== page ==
GBP/EUR Exchange Rate Stable on Cautious Brexit Deal Optimism
The Pound to Euro (GBP/EUR) exchange rate is trading in a narrow range this morning as cautious optimism for a Brexit trade deal next week is helping to underpin Sterling.
At the time of writing, the GBP/EUR exchange rate is trading at around €1.1154, virtually unchanged from this morning’s opening rate.
Pound (GBP) Underpinned by Brexit Deal Hopes
The Pound (GBP) is holding its ground against the Euro (EUR) and majority of its other peers this morning amidst fresh optimism that the UK and EU will be able to agree upon a post-Brexit trade deal.
GBP investors were initially pessimistic on the chances for a deal at the start of this week, after the missing of the mid-November deadline, and Boris Johnson’s suggestion that the UK will ‘prosper’ even without a deal, unnerved traders.
But Sterling sentiment has subsequently improved, after the Sun reported that UK Chief Brexit Negotiator David Frost has told Johnson that he should expect a UK-EU trade deal ‘early next week’, as the two sides pinpoint ‘a possible landing zone’.
While markets had hoped a deal could be finalised before this week’s EU summit of leaders, the development is still welcomed news to GBP investors.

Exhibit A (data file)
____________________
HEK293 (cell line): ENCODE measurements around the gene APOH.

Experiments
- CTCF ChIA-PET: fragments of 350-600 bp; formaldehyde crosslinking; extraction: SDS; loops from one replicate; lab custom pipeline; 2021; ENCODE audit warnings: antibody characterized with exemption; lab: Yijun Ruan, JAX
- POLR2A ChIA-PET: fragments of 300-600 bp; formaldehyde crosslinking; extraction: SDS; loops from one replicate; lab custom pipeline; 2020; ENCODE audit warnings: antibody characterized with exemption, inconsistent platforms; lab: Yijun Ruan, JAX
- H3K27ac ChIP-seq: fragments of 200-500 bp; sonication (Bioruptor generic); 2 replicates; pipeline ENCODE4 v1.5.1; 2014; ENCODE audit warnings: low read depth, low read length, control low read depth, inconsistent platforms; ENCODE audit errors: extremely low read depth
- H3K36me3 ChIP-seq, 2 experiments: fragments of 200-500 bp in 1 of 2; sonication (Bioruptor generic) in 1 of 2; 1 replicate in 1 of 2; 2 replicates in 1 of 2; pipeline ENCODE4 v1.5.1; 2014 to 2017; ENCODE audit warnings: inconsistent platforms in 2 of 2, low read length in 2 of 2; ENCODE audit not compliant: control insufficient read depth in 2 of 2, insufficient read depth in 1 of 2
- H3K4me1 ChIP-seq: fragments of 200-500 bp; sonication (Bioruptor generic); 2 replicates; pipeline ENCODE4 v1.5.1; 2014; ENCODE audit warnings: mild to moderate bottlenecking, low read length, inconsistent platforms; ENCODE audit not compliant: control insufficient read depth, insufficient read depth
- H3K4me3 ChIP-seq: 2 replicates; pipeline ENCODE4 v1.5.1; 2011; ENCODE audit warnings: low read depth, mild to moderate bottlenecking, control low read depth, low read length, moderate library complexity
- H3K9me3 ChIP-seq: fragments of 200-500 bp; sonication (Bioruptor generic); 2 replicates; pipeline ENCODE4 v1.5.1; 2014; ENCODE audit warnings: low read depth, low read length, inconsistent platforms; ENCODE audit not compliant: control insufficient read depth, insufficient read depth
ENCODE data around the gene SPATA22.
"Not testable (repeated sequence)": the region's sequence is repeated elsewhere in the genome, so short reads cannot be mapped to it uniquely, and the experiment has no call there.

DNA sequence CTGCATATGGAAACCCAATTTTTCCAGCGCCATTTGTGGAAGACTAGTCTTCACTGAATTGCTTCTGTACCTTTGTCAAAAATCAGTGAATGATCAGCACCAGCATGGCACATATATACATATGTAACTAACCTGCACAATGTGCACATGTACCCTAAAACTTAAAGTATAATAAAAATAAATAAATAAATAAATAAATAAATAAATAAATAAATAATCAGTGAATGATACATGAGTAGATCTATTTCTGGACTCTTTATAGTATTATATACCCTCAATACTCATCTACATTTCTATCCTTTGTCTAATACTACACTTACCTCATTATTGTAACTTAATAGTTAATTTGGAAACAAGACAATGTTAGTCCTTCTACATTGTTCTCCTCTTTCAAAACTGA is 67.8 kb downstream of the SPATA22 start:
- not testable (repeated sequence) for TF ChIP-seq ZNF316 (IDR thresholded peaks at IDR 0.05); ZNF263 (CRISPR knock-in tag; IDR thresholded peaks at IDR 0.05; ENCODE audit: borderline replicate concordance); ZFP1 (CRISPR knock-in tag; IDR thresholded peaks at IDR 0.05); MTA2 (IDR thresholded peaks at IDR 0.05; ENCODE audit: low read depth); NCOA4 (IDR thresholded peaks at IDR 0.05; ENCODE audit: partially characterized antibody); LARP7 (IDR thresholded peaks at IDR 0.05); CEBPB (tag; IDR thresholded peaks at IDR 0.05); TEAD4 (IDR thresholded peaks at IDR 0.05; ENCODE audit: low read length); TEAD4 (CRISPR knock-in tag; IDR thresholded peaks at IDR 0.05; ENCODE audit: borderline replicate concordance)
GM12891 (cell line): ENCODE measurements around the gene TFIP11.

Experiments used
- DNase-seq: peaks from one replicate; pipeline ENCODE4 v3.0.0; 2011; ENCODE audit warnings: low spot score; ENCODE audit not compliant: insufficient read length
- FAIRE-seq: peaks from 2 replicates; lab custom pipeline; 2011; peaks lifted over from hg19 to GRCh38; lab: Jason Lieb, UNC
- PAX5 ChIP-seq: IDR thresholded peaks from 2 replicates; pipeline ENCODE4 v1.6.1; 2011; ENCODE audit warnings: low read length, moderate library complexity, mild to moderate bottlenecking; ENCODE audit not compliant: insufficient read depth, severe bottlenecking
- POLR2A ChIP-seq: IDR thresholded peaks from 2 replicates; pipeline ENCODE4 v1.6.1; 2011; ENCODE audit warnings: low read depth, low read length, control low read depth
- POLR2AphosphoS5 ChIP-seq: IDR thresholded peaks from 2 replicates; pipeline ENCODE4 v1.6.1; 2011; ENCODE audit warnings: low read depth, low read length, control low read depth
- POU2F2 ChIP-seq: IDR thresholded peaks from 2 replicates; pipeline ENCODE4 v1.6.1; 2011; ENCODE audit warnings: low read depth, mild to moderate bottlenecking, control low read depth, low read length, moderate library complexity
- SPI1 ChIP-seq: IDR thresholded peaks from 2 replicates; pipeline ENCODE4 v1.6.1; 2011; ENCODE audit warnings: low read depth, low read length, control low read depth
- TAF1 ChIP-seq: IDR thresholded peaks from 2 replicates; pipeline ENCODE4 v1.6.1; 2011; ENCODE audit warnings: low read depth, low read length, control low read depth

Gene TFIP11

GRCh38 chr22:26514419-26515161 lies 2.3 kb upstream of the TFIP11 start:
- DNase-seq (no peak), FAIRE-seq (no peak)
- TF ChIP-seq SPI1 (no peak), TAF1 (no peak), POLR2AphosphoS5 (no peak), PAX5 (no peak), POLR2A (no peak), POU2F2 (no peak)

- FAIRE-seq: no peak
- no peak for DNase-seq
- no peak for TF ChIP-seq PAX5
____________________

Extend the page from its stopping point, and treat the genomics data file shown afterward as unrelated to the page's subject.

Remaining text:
However, investors still seem reluctant to make any aggressive bets on the Pound, amidst fears talks could still breakdown over the issue of fishing rights and the level playing field.
Should the two sides be unable to agree to a deal soon, then a no-deal Brexit at the end of 2020 looks to be inevitable, an outcome a recent Bloomberg survey suggests could see the Pound drop up to 5%.
Euro (EUR) Rangebound as Vaccine Optimism Offset by Surging Coronavirus Case
The Euro (EUR) is trading flatly this morning as optimism over multiple potential coronavirus vaccines has been tempered by the realities still facing Europe as cases continue to surge across the continent.
Michael Hewson, Chief Market Analyst at CMC Markets said:
‘Despite this unbridled optimism it is also impossible to ignore the current backdrop to the vaccine news, which is seeing a continuation in the trends of rising infection, hospitalisation and mortality rates, across Europe.’
With the widespread roll out of these vaccines still months away and most Eurozone countries having reimposed lockdown measures in recent weeks, it looks inevitable that the bloc faces a double-dip recession this winter.